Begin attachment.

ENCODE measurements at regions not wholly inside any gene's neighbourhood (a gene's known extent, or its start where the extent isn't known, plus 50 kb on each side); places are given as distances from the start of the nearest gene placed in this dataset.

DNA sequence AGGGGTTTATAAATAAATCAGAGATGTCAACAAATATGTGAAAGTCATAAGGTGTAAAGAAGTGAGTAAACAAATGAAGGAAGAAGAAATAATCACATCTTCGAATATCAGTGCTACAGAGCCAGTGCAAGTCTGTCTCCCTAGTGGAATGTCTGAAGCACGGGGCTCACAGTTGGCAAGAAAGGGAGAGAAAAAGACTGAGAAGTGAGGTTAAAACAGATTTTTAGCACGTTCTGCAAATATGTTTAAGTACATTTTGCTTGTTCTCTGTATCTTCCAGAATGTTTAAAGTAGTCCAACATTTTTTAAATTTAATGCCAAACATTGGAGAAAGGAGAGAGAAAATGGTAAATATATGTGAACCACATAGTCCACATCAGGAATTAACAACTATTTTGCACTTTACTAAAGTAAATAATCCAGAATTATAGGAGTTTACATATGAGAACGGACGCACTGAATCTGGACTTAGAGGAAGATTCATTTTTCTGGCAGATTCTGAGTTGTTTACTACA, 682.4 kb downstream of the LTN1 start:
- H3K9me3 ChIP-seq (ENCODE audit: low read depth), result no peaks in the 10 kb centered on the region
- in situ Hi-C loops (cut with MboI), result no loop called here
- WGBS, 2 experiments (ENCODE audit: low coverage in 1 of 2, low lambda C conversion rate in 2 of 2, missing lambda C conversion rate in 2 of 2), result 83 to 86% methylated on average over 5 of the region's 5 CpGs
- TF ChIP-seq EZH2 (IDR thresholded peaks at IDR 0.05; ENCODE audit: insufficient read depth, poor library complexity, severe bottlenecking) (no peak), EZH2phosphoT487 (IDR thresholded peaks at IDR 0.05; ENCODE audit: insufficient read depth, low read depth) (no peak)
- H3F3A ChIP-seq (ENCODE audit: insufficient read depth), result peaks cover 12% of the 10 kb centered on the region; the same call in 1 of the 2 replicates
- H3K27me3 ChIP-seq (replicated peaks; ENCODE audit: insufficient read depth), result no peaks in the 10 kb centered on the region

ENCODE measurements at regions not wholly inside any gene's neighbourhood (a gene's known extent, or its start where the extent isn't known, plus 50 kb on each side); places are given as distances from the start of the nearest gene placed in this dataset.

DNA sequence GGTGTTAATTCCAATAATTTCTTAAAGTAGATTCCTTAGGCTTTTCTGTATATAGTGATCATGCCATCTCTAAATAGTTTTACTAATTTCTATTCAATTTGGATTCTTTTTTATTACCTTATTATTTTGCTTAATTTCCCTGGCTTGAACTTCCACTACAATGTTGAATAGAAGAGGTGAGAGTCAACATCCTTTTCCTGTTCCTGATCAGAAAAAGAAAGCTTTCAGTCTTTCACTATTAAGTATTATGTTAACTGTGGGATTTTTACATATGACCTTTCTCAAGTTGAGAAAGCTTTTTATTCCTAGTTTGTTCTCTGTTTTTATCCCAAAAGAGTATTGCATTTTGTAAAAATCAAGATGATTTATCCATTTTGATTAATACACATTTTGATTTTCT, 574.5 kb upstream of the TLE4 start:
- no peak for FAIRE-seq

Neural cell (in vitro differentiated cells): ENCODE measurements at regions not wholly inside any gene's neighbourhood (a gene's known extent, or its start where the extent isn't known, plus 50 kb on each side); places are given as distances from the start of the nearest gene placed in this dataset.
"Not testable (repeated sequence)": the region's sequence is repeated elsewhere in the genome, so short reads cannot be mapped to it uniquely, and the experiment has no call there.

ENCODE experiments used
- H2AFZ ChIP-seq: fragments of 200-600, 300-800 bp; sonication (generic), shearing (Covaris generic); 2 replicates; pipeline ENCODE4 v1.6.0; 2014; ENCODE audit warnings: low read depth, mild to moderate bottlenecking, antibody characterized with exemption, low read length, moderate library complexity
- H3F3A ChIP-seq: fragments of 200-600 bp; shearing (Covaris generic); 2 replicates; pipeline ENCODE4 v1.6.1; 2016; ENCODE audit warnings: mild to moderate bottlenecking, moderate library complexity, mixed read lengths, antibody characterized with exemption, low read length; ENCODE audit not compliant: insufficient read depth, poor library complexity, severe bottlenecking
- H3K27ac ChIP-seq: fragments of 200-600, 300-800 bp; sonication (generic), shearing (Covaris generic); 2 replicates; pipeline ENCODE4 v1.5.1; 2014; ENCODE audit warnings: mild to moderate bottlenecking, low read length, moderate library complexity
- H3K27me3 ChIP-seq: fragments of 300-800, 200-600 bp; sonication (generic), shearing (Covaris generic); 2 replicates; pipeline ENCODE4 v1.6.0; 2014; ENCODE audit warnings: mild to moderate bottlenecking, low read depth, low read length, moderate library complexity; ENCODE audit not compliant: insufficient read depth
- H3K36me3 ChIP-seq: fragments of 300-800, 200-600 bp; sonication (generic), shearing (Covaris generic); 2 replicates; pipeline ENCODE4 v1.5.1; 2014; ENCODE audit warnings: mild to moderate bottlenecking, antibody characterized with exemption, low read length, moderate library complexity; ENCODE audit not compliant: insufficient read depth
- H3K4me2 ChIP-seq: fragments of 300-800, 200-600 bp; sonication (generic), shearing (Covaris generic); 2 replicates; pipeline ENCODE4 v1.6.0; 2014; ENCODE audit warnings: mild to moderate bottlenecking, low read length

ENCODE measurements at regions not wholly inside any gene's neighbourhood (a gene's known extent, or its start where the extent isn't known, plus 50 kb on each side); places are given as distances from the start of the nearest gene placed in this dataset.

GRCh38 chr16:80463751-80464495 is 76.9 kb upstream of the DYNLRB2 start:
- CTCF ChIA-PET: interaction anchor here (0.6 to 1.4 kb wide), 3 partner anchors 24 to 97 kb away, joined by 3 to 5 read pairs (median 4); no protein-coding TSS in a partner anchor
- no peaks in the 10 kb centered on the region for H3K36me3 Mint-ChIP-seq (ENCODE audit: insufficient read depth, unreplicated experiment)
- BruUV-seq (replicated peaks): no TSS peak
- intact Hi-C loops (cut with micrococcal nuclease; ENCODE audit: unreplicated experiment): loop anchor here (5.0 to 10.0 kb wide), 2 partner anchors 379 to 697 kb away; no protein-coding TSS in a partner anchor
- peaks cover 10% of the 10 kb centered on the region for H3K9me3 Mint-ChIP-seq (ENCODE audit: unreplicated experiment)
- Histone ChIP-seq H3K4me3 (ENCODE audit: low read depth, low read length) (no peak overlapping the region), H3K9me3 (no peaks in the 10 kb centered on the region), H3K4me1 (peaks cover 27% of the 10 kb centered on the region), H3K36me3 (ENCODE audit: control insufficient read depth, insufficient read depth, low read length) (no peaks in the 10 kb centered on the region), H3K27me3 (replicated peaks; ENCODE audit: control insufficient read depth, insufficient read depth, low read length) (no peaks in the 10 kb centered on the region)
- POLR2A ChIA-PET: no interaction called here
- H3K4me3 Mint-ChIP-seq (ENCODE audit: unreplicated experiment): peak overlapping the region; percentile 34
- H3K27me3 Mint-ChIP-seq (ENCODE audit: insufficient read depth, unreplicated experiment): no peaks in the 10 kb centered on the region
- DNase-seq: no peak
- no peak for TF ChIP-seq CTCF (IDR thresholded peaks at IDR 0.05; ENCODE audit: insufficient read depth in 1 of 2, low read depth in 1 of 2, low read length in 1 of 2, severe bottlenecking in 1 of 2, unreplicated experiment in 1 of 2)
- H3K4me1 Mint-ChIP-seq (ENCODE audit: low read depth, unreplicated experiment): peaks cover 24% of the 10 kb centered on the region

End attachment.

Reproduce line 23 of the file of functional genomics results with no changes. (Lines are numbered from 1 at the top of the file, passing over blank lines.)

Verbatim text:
- CTCF ChIA-PET: interaction anchor here (0.6 to 1.4 kb wide), 3 partner anchors 24 to 97 kb away, joined by 3 to 5 read pairs (median 4); no protein-coding TSS in a partner anchor